At last, the U.S. Food and Drug Administration (FDA) has issued the final rule comprising the seven core regulations that implement the Food Safety Modernization Act (FSMA). Entitled “Mitigation Strategies to Protect Food against Intentional Adulteration,” the rule directs food companies to take steps to thwart individuals who might intentionally adulterate food products or target the food supply chain and cause widespread harm. Similar to FSMA’s Preventive Controls rule, the Intentional Adulteration rule directs domestic and foreign food companies to:

•    Assess their operations for vulnerabilities that would allow a person to deliberately contaminate food products

•    Design and implement mitigation strategies that minimize or prevent those vulnerabilities

•    Ensure proper implementation of each mitigation strategy

•    Monitor mitigation strategies

•    Correct a strategy where it is not effective or properly implemented

•    Verify that mitigation strategies, monitoring, and corrective actions are being applied and are effective

•    Train employees on mitigation strategies and verification procedures

•    Maintain records reflecting the food defense plan, including mitigation strategies, monitoring, corrective actions, verification and training

Overall, the Intentional Adulteration rule furthers FSMA’s goal of encouraging domestic and international companies in the U.S. food supply chain to take studied and tested measures that prevent food safety problems from occurring and harming consumers.

Given its prophylactic purpose and demands, there is no question that the primary aim of FSMA is to benefit consumers by protecting them from harm. That salutary goal should serve as sufficient reason why food companies should carefully heed FSMA’s lessons. But often lost in the discourse is another benefit resulting results from FSMA’s enactment. With proper planning for and careful implementation of FSMA’s preventative measures, food companies will better protect themselves from the likelihood of product recalls, intentional adulteration incidents, and other food safety mishaps—all of which tend to tarnish reputations and cause loss of market share, or worse.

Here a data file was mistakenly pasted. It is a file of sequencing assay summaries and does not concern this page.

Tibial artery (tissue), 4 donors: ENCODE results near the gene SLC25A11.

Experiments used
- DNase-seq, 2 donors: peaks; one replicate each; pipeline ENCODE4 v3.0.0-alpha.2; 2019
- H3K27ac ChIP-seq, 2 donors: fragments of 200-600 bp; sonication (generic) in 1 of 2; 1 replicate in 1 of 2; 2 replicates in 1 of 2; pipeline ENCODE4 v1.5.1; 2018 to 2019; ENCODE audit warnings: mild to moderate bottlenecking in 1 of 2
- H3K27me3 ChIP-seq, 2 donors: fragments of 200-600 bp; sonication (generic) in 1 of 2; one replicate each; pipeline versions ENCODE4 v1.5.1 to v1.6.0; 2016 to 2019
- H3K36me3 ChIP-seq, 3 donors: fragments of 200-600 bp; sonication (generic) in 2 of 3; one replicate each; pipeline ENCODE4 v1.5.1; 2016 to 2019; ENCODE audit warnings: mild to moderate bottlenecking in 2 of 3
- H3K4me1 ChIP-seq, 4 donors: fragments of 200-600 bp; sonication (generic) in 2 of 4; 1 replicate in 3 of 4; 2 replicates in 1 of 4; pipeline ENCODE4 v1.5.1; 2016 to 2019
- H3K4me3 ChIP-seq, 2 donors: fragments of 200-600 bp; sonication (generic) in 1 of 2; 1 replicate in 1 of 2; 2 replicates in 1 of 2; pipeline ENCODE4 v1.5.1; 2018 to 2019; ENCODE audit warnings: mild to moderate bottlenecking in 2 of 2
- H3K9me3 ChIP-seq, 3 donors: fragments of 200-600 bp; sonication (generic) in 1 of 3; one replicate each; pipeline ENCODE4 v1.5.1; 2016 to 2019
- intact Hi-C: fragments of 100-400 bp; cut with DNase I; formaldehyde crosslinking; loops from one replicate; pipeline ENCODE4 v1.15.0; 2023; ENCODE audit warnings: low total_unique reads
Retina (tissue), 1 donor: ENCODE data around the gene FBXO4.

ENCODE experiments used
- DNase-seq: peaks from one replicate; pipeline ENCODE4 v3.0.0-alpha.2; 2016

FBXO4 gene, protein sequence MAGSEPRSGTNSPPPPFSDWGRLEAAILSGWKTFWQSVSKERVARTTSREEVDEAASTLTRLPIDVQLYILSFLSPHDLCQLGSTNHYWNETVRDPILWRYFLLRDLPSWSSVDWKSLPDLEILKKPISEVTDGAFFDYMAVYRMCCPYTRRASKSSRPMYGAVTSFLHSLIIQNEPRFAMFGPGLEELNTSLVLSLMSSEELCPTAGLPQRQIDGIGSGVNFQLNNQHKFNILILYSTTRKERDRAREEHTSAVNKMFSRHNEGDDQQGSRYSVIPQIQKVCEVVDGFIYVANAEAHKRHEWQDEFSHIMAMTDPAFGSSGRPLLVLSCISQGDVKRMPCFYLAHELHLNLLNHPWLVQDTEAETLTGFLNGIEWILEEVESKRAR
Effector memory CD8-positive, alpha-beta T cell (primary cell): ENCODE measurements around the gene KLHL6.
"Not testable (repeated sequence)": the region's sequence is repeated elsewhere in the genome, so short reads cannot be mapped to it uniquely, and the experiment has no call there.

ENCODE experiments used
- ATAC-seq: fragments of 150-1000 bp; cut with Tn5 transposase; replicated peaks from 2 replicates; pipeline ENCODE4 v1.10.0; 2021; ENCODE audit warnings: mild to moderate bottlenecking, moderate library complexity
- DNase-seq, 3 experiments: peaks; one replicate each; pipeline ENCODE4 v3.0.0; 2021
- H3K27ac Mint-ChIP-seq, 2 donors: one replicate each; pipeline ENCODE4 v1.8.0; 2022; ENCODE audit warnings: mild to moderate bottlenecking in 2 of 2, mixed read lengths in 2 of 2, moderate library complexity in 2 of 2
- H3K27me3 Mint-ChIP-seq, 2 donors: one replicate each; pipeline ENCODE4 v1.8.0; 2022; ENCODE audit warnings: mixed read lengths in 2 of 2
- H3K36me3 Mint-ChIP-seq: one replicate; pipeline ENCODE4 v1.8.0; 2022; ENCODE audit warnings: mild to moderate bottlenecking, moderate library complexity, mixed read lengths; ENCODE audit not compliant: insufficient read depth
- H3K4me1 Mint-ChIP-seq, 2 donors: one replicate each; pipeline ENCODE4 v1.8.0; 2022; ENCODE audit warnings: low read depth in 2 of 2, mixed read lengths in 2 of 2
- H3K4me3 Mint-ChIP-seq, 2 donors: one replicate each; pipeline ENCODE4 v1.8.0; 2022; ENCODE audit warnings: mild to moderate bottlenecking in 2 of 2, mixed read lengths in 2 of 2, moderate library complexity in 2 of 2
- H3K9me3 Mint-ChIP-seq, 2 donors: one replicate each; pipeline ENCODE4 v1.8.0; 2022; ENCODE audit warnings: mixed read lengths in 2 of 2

FSMA is the most sweeping reform of U.S. food safety law in more than 75 years. No surprise, since FSMA’s enactment in 2011 companies have been focused on digesting the law and taking steps needed to make their operations and supply relationships FSMA compliant. But food companies must be mindful to also lookout for other laws that protect other aspects of their operations. On such law, the federal Defend Trade Secrets Act (DTSA) recently took effect. 

Similar to remarks made with respect to revision of food laws when FSMA was enacted, some refer to the DTSA as the most significant expansion of federal intellectual property law in decades. It is obvious that protection of trade secrets—the secret ingredients in the secret sauce—is critical to the bottom line of many companies, but that observation nonetheless comes on top of reports that many individuals retain and intend to use confidential corporate information when switching jobs and that losses from trade secret misappropriation may amount to billions of dollars.